self-help, children's books and psychological studies are all
sold at the Alba House, a Christian bookstore in New York City
June 20, 2005. (reuters)
Christian girls just want to have fun too, and the
U.S. publishing industry is working overtime to cater to a growing demand
for good , clean fun.
Sales of religious books are booming, and the category has much more to
offer than just bibles and prayer books.
From Christian chick lit to
frank discussions of sexuality and how to avoid temptation, the shelves of
both Christian bookstores and secular
chains offer a variety of wholesome reading that would have
been unthinkable a few years ago.
According to the Book Industry Study Group, which uses data from all
sectors of the industry, total U.S. book sales rose 2.8 percent in 2004 to
$28.6 billion, while religious books saw 11 percent growth to nearly $2
Calculating exact sales is difficult, however, and the Evangelical Christian Publishers Association
says sales of its members' books is an annual $2.38 billion.
Much of the growth is from books like Rick Warren's "The Purpose-Driven
Life," the top-selling non-fiction book in the United States in 2004,
selling over 7 million copies.
The book surged back up bestseller lists in March after a woman taken
hostage in Atlanta convinced her kidnapper to release her unharmed by
reading him passages from the book.
Christian fiction too, long belittled as either low-quality dross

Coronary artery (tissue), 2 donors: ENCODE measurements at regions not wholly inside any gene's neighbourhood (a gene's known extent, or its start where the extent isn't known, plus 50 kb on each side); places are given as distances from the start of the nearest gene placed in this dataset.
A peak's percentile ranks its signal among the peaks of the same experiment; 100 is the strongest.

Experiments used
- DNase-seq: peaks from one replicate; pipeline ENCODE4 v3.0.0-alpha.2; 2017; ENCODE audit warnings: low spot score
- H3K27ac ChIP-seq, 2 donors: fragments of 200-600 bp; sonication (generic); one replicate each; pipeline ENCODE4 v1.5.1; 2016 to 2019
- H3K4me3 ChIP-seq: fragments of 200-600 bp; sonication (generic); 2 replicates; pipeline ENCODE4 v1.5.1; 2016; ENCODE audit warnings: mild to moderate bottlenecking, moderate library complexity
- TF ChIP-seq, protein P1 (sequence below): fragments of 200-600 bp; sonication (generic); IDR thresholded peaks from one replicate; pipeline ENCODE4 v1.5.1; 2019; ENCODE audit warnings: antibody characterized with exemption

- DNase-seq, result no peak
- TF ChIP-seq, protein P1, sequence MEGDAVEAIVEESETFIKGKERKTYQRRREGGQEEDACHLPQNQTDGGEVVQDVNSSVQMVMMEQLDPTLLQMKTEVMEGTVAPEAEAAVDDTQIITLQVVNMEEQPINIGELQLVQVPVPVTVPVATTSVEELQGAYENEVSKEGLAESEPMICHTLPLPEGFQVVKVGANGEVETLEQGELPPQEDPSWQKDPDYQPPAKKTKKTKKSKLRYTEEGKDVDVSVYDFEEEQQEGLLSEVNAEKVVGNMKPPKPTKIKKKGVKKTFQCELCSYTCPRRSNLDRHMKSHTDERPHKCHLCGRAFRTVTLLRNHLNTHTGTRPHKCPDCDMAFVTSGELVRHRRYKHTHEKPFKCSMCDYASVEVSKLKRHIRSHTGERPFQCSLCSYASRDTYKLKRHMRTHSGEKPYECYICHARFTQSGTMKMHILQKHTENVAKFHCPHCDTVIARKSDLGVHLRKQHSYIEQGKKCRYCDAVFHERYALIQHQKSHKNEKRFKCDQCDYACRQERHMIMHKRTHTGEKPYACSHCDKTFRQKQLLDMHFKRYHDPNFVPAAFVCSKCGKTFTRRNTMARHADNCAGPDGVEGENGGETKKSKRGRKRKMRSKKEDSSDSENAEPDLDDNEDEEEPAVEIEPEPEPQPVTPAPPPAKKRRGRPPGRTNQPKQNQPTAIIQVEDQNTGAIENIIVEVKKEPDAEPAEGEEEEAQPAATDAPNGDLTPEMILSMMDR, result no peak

or frivolous and a waste of time， is enjoying a boom that has been linked
by some to George W. Bush's presidency.
Joan Marlow Golan, executive editor of Steeple Hill, an imprint of
romance publisher Harlequin dedicated to "faith-based" fiction, said the
Sept. 11, 2001 attacks were "very important in terms of the growth of
Last year, Steeple Hill launched an imprint of "hip, fun and smart
fiction for modern and savvy women of faith."
"My first thought was Christian girls just want to have fun too, so why
not do a variant of chick lit," Golan said.
Guidelines for authors are strict: "The stories may not include alcohol
consumption by Christian characters, dancing, card playing, gambling or
games of chance (including raffles), explicit scatological terms, hero and
heroine remaining overnight together alone, Halloween celebrations or
magic or the mention of intimate body parts."
Another publisher offering Christian chick lit is privately held Random
House whose Broadway imprint will release "Emily Ever After" in July, the
story of a country girl coming to New York. Doubleday-Broadway recently
announced plans to more than double the sales of its religion unit.
Lauren Winner, author of "Real Sex: the naked truth about chastity,"
said Christian bookstores which account for a major chunk of sales in the
sector were still cautious about content but non-fiction books like hers
were pushing the boundaries.
The book discusses her own sexual experiences before she converted to
Christianity and is explicit about the difficulties faced by women trying
to stay chaste -- a far cry from past generations when Christian
publications would assume women were not troubled by desires of the flesh.
"There's definitely a blurring of lines between religious books
and self help books," said Winner, 28, who is studying for a doctorate in
American religious history.
Winner said that religious imprints are raising their literary
standards, pointing to the major Christian publisher Thomas Nelson's
fiction imprint Westbow, launched in 2003.
"It's wholly devoted to doing subtler, less hit-you-over-the-head
Christian fiction," she said.
Golan said Steeple Hill was also trying to shed the preachy tone of
some Christian fiction. "It's rather tedious if characters talk like
pastors giving a sermon."